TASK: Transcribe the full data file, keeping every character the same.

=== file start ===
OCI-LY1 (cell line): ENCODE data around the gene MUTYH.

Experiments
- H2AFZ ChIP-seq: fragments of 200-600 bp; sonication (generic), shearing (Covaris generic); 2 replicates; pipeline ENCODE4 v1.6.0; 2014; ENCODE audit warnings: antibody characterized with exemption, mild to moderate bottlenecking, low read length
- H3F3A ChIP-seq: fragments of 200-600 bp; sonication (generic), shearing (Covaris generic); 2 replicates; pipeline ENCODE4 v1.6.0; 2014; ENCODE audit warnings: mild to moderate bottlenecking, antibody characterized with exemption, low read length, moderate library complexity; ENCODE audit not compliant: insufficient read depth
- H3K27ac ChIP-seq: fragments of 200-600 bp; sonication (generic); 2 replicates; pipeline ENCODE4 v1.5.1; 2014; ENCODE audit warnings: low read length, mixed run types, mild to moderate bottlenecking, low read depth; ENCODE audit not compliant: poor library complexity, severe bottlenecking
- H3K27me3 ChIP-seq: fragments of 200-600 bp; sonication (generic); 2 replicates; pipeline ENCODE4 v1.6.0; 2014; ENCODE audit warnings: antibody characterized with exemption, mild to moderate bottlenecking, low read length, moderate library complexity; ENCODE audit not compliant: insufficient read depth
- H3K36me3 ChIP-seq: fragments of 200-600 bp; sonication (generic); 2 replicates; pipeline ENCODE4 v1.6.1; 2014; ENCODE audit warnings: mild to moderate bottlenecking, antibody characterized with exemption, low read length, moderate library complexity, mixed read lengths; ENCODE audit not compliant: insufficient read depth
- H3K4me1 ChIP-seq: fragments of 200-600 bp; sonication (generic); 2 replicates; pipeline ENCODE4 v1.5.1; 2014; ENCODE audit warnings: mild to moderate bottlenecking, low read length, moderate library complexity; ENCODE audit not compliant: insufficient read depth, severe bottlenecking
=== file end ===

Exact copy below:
OCI-LY1 (cell line): ENCODE data around the gene MUTYH.

Experiments
- H2AFZ ChIP-seq: fragments of 200-600 bp; sonication (generic), shearing (Covaris generic); 2 replicates; pipeline ENCODE4 v1.6.0; 2014; ENCODE audit warnings: antibody characterized with exemption, mild to moderate bottlenecking, low read length
- H3F3A ChIP-seq: fragments of 200-600 bp; sonication (generic), shearing (Covaris generic); 2 replicates; pipeline ENCODE4 v1.6.0; 2014; ENCODE audit warnings: mild to moderate bottlenecking, antibody characterized with exemption, low read length, moderate library complexity; ENCODE audit not compliant: insufficient read depth
- H3K27ac ChIP-seq: fragments of 200-600 bp; sonication (generic); 2 replicates; pipeline ENCODE4 v1.5.1; 2014; ENCODE audit warnings: low read length, mixed run types, mild to moderate bottlenecking, low read depth; ENCODE audit not compliant: poor library complexity, severe bottlenecking
- H3K27me3 ChIP-seq: fragments of 200-600 bp; sonication (generic); 2 replicates; pipeline ENCODE4 v1.6.0; 2014; ENCODE audit warnings: antibody characterized with exemption, mild to moderate bottlenecking, low read length, moderate library complexity; ENCODE audit not compliant: insufficient read depth
- H3K36me3 ChIP-seq: fragments of 200-600 bp; sonication (generic); 2 replicates; pipeline ENCODE4 v1.6.1; 2014; ENCODE audit warnings: mild to moderate bottlenecking, antibody characterized with exemption, low read length, moderate library complexity, mixed read lengths; ENCODE audit not compliant: insufficient read depth
- H3K4me1 ChIP-seq: fragments of 200-600 bp; sonication (generic); 2 replicates; pipeline ENCODE4 v1.5.1; 2014; ENCODE audit warnings: mild to moderate bottlenecking, low read length, moderate library complexity; ENCODE audit not compliant: insufficient read depth, severe bottlenecking